The Stinking Badge Of Java were an excellent mixing group dynamics with fine musicianship and songwriting skills. Led by Tom Bollinger who went on to solo projects. Their fine CD, “If It’s Fetishes You’re After”, above.
Andrew McIntosh has been producing challenging sounds for many years under different guises. One of his most recent projects is Screwtape, an in-your-face dynamic noise project. His recent tape “Fist Of The Sun” above.
One of the central figures in Australian improvised music for many years, Jim Denley’s Machine For Making Sense also featured Rik Rue and Steve Wishhart among others. Denley has gone on to work with countless musicians internationally. Above, the CD “Dissect The Body”.
Leigh Julian has been running the Smell The Stench label for several years releasing an unbelievable amount of mainly noise product. Above, the band, Slicing Grandpa, from their split release with Italian noisemongers, Harshcore.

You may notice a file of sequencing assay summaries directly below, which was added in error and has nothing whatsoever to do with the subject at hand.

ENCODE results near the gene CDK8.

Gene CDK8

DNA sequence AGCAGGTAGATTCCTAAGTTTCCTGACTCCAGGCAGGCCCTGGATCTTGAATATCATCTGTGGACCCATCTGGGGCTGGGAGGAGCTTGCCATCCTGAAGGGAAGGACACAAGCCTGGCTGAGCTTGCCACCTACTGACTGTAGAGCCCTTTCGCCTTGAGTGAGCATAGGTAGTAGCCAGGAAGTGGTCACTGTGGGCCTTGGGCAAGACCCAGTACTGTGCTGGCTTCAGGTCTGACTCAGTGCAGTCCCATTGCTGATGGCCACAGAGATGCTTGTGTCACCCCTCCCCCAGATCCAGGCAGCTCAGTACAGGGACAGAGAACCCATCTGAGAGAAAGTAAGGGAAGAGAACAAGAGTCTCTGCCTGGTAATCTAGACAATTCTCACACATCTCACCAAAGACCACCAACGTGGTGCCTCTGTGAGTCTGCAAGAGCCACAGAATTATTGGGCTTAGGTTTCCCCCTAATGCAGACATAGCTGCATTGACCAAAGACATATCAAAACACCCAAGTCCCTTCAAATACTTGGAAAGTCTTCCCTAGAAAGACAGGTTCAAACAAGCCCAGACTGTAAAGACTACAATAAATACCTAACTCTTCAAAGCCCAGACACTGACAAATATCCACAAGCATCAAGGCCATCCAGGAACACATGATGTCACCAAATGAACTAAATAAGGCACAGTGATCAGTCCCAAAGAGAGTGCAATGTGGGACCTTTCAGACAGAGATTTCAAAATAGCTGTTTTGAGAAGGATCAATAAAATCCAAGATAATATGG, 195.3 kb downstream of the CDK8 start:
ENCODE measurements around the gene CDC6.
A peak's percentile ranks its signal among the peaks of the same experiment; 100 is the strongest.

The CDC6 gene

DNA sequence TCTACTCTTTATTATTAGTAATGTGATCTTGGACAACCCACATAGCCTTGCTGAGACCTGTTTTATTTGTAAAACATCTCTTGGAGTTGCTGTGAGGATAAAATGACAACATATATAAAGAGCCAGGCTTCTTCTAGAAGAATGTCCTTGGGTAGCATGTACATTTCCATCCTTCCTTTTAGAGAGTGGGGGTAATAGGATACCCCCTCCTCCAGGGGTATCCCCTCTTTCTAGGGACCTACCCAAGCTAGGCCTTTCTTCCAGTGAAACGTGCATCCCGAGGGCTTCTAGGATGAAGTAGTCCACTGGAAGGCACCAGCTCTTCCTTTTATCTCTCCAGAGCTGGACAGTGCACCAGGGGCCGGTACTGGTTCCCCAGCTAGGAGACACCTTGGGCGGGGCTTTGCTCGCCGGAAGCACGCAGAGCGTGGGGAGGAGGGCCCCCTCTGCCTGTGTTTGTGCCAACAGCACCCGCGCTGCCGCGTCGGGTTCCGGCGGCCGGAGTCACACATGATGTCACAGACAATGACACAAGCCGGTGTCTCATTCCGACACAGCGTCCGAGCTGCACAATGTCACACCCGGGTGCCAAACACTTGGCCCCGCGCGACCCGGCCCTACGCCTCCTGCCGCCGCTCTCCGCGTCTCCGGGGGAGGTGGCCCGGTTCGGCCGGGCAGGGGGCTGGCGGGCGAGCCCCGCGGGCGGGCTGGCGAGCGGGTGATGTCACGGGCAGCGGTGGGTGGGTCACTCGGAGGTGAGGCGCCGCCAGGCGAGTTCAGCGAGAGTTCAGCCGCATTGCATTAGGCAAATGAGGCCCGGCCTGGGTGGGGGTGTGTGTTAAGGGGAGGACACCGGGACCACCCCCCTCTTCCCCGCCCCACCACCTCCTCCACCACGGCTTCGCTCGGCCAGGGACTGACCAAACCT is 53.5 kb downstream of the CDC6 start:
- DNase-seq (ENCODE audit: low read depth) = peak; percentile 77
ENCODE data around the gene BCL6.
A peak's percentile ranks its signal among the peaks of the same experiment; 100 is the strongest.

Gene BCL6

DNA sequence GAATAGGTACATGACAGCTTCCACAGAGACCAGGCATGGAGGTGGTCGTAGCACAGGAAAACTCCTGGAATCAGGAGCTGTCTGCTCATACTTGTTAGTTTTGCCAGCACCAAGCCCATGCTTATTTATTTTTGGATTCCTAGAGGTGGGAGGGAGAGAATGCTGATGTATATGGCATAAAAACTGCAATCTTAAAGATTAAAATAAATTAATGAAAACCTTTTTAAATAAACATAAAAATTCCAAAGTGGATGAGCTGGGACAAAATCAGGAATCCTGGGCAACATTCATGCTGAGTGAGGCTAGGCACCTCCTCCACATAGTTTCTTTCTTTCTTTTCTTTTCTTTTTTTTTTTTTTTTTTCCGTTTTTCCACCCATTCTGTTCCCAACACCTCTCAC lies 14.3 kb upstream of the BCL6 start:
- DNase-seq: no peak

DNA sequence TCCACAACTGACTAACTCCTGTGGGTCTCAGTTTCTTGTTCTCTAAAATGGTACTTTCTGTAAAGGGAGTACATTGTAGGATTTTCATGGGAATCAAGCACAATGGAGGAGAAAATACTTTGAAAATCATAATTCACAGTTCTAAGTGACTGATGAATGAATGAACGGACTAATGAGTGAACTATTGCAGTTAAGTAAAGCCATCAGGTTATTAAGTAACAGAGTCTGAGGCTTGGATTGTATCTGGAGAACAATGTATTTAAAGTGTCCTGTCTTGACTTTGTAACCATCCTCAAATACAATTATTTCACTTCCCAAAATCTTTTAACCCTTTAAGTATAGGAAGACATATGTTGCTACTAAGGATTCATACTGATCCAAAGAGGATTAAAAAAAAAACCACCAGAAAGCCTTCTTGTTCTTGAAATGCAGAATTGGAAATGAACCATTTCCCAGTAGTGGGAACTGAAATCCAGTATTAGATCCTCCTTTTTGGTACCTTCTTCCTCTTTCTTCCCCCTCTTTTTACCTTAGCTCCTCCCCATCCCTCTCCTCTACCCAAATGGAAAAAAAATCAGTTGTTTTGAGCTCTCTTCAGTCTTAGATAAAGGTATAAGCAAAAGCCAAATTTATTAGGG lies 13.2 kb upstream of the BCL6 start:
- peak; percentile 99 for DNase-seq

Another crucial member of the improvising scene Down Under is percussionist Will Guthrie. Teamed up here with Adam Sussman and Matthew Earle, Guthrie has recorded and performed with many international artists. This CD was called “Bridges”.
The Australian cassette underground: a historical overview – Clinton Green